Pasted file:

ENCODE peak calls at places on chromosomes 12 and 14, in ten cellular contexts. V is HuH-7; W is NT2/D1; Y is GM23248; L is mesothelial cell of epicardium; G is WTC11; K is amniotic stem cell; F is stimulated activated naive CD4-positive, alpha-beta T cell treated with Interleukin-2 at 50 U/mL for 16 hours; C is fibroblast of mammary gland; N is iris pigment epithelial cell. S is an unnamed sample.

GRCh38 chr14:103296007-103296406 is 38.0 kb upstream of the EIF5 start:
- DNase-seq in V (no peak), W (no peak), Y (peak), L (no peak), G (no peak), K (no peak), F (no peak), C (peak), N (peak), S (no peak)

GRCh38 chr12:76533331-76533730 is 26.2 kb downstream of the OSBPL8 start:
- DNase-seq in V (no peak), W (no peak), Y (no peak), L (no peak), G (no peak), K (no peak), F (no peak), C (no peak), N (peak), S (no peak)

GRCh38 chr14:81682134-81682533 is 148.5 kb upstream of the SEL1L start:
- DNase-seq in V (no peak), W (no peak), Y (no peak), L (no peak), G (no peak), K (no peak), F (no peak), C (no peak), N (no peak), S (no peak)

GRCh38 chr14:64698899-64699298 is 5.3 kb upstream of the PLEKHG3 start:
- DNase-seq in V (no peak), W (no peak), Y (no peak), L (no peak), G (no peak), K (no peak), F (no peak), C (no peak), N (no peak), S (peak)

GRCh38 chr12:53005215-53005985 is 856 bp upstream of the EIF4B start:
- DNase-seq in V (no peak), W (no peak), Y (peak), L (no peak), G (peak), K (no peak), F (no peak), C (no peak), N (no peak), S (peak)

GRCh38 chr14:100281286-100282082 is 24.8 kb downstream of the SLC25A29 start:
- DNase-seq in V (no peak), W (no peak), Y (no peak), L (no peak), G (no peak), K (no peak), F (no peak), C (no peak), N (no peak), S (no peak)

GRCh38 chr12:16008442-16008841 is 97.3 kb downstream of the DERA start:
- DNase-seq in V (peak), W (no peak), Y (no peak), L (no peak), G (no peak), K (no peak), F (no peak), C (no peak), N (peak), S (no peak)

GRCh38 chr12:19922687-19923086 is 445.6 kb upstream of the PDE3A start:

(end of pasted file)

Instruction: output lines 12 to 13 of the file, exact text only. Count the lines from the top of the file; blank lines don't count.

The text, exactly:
GRCh38 chr14:100281286-100282082 is 24.8 kb downstream of the SLC25A29 start:
- DNase-seq in V (no peak), W (no peak), Y (no peak), L (no peak), G (no peak), K (no peak), F (no peak), C (no peak), N (no peak), S (no peak)